What’s up guys!
It’s me again – and this time I’m in Kuala Lumpur, Malaysia.
It’s the second and final leg of my SEA (South East Asia) trip with my friends and we’ve just landed in KL.
I’m really looking forward to some more low-key adventures here in Malaysia because Thailand was just an assault on the senses.
The noise, people, lights, traffic, smells of Bangkok hits you like a tsunami.
So it’s with a lot of agreement that we decided to have more of R&R (rest and relaxation) here in KL.
Fine by me!
Been here less than a day but there are many things I’ve noticed about KL…
Where have all the people gone?
Upon landing, the first thing I notice is that – hey wait a minute, where are all the people?
Chatting with the Uber driver we learnt that, unlike Bangkok, people here in KL actually are asleep at 3am in the morning…
Hence why there was a significant deficit of people on the streets and cars on the road.
This is because tourism is not a big driver of the economy as Thailand – hence there is more reliance on other sectors… which require you to yknow be in bed.
When we went out for breakfast this morning, that’s when the realization of the sheer number of people was evident – we are in Asia after all!
Yay – we have running water!
Far out, after the debacle of AirBnB Bangkok (read here) we were half-expecting to not have basic amenities again.
Luckily, we can perform personal hygiene without relocating – always a bonus!
In all fairness though, I think AirBnB is an amazing concept and will revolutionize the accommodation industry.
Think about it, for a fraction of the price of a hotel you can live in a similar location, access the same tourist locations and if anything be more comfortable in your surroundings (personally, I just need a soft mattress and shower and I’m A-OK).
Of course, there are many tourists who prefer the experience of living in a hotel and the suite of services available, but I think as more and more of the older generation stop travelling, the hotel industry really needs to innovate to similarly attract the younger generation – as more and more of us are willing to “slum it out” in an alternative (AirBnB).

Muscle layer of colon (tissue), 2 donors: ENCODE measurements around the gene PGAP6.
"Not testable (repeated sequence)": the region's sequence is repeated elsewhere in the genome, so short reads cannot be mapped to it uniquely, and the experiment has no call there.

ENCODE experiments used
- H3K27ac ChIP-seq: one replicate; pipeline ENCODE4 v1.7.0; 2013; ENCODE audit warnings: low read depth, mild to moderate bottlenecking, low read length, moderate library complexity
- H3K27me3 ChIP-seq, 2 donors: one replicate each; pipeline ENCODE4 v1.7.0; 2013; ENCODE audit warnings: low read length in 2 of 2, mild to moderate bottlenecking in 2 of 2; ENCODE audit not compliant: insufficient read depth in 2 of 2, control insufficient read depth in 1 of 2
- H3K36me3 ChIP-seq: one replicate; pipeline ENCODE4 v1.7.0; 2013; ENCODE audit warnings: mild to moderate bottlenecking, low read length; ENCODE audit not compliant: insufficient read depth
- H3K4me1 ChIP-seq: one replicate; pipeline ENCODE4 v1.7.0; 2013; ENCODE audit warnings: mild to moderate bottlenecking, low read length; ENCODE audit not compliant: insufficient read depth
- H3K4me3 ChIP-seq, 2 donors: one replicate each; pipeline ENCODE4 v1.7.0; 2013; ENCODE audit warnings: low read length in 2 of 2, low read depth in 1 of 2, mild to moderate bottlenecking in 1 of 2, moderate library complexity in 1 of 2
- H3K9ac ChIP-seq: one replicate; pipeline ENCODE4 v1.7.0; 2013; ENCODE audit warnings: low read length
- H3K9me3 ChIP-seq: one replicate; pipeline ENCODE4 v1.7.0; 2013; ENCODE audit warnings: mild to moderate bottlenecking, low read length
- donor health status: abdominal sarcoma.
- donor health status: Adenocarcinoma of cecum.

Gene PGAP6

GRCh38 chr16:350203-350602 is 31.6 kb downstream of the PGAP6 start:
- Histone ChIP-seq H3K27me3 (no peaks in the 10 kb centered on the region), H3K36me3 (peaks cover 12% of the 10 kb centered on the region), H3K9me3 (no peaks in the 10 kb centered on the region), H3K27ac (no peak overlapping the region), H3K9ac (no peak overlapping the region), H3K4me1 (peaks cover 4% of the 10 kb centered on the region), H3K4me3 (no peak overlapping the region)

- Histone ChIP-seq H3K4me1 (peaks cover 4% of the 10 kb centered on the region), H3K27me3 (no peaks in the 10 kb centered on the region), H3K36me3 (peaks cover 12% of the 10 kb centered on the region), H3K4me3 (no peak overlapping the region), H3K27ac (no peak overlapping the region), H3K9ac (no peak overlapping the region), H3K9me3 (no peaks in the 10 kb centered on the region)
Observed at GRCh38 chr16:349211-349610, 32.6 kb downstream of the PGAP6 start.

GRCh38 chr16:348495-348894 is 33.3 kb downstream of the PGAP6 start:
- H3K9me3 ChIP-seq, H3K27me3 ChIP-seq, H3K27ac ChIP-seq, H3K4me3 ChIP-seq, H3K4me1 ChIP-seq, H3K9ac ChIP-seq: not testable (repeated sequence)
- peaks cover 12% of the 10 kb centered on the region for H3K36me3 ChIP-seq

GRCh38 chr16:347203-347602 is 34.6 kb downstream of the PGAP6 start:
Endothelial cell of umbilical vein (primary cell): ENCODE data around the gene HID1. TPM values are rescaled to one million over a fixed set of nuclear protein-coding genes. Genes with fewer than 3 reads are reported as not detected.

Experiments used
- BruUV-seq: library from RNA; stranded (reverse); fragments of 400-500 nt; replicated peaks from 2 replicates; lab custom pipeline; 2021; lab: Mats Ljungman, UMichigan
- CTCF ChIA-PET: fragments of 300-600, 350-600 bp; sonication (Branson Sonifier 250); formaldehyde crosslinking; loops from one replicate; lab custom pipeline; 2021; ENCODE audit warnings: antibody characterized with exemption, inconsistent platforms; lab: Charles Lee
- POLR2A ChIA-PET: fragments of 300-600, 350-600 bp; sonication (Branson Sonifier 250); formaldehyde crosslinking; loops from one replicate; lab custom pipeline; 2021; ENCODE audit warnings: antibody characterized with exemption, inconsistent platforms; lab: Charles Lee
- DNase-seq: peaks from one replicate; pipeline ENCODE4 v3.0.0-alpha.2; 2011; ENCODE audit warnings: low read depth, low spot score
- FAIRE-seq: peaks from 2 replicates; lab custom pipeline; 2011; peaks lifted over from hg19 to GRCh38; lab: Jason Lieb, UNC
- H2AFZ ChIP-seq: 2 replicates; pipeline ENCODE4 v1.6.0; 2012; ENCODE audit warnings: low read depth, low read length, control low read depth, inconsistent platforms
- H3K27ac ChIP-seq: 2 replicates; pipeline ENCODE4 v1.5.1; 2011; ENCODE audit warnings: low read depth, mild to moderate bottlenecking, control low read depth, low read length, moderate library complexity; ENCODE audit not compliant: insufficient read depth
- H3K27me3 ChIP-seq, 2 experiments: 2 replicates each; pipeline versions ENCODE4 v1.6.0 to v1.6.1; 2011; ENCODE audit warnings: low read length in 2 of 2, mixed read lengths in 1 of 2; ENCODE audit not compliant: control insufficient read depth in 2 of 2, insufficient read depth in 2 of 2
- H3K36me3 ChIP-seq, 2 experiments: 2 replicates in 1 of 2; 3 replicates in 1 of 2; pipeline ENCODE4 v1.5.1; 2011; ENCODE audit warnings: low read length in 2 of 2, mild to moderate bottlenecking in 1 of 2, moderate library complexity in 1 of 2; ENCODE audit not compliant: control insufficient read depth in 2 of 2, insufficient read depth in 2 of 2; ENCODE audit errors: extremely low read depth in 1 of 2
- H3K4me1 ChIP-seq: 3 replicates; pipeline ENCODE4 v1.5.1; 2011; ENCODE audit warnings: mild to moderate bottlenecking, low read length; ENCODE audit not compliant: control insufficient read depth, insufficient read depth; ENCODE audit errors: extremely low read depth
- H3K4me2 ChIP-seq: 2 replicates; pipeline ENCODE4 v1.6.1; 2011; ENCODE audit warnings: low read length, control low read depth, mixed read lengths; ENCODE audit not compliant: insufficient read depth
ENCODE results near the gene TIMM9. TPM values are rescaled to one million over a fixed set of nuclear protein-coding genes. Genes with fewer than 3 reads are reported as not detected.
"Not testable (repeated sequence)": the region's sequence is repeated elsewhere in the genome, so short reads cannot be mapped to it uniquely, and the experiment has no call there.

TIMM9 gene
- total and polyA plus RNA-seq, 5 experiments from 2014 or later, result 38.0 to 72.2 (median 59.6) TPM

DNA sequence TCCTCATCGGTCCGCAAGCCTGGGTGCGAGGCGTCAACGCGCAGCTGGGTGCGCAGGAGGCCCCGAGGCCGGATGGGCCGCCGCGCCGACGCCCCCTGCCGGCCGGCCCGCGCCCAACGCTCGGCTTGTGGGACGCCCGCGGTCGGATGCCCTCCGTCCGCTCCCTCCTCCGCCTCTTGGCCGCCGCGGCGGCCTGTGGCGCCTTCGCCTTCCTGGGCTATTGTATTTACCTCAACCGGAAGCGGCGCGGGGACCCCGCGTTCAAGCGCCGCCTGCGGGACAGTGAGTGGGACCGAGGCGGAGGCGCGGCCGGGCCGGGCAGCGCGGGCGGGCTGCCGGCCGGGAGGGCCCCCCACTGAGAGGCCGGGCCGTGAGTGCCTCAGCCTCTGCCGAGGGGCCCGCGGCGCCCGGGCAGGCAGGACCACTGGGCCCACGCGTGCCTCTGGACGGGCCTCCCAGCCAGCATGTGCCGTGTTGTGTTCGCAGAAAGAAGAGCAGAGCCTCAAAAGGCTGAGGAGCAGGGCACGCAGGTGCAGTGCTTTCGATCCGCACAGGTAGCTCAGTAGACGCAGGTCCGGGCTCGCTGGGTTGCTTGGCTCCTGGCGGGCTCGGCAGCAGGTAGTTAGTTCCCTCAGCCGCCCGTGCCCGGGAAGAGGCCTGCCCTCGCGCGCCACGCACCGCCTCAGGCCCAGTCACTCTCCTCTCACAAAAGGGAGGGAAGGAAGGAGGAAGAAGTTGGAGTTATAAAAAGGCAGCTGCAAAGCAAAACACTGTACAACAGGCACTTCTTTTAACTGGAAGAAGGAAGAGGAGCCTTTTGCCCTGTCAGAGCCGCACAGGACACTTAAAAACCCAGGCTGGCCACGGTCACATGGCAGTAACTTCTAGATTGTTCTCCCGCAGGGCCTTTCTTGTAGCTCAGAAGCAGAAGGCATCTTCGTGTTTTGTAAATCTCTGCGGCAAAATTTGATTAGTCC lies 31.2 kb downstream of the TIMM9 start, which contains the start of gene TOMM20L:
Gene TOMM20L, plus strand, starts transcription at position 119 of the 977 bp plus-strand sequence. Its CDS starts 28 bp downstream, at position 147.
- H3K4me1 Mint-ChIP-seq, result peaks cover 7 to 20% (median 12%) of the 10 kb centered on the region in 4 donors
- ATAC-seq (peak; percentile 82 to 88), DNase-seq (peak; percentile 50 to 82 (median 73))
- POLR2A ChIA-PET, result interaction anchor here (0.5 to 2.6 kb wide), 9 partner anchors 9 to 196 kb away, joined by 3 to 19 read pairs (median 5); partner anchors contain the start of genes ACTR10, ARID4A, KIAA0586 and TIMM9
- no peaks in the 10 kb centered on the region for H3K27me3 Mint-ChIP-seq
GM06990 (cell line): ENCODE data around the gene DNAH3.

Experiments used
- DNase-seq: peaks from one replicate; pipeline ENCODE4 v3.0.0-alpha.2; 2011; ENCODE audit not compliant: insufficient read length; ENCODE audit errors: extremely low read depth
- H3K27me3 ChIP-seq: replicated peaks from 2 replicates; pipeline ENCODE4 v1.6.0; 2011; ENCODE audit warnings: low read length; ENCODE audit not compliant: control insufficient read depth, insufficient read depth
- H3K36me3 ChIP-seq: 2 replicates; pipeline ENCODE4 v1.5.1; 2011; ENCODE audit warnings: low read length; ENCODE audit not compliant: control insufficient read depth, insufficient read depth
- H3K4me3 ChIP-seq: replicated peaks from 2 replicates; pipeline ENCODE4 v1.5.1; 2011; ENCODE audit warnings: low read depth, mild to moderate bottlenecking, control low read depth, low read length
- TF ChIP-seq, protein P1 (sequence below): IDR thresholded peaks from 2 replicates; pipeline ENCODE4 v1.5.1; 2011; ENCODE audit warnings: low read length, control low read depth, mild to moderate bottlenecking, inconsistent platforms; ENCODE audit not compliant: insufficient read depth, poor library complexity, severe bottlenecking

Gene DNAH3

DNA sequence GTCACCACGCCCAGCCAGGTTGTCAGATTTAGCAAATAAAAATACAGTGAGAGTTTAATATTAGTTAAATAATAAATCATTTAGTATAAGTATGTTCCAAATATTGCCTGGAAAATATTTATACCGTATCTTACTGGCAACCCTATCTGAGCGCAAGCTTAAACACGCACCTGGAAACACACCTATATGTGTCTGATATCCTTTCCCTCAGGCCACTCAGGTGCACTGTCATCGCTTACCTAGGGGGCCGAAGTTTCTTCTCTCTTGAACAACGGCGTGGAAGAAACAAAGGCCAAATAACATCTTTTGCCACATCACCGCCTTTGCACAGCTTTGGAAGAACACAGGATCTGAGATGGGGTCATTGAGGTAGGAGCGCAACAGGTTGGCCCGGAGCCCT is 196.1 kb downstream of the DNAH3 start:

Cheap, cheap, cheap.
Again, similarly to Thailand – the cost of living in KL is evidently more cheaper than living in a Western country.
In fact, it’s only when you travel that you realize how expensive living in Australia is (don’t get me started on living in Sydney).
100 AUD can go a long way in SE Asia from what I have seen.
If you have a fair bit of disposable income, you can well and truly live a millionaire lifestyle.
It’s an Islamic nation.
The official religion of Malaysia is Islam and this is highlighted with the attire and dress of the pedestrians on the street, the messages hanging outside the bars and clubs (“strictly NO gambling or drugs”) and also the numerous mosques and places of religion scattered throughout the city.
So compared to Bangkok, where pretty much everything and anything goes – it’s best to er on the side of caution here.
That’s not to say you can’t have fun in KL, no not at all – just that it’s not as blatant as some transgender prostitute physically dragging your arm towards a dark alley despite your best attempts to fight him/her off…
Similarly to Bangkok, the people here are very humble and down to Earth.
Although not on par with Thailand in terms of friendliness (almost impossible to meet a more welcoming race) there is still warmth and good nature from the locals.
Walking along the streets and driving on the roads, I feel that the majority of South East Asians go about their daily lives with an element of Zen.
They say that South East Asia is one of the poorest places on the planet – but I really am curious to see if they are also the happiest (if not, then surely most content).
There’s a distinct lack of shouting, swearing, beeping and general aggressiveness.
People aren’t in a hurry to go this way and that and take life as it comes.
Perhaps ignorance truly is bliss? There’s a lesson in here somewhere…
I’m sure as the trip goes on there will be more peculiarities and idiosyncrasies to note – but right now, I’m going to enjoy the moment.
So onwards and upwards as we commence the second leg of our trip – been an amazing time with these bunch of guys and it’s truly what life should be about.
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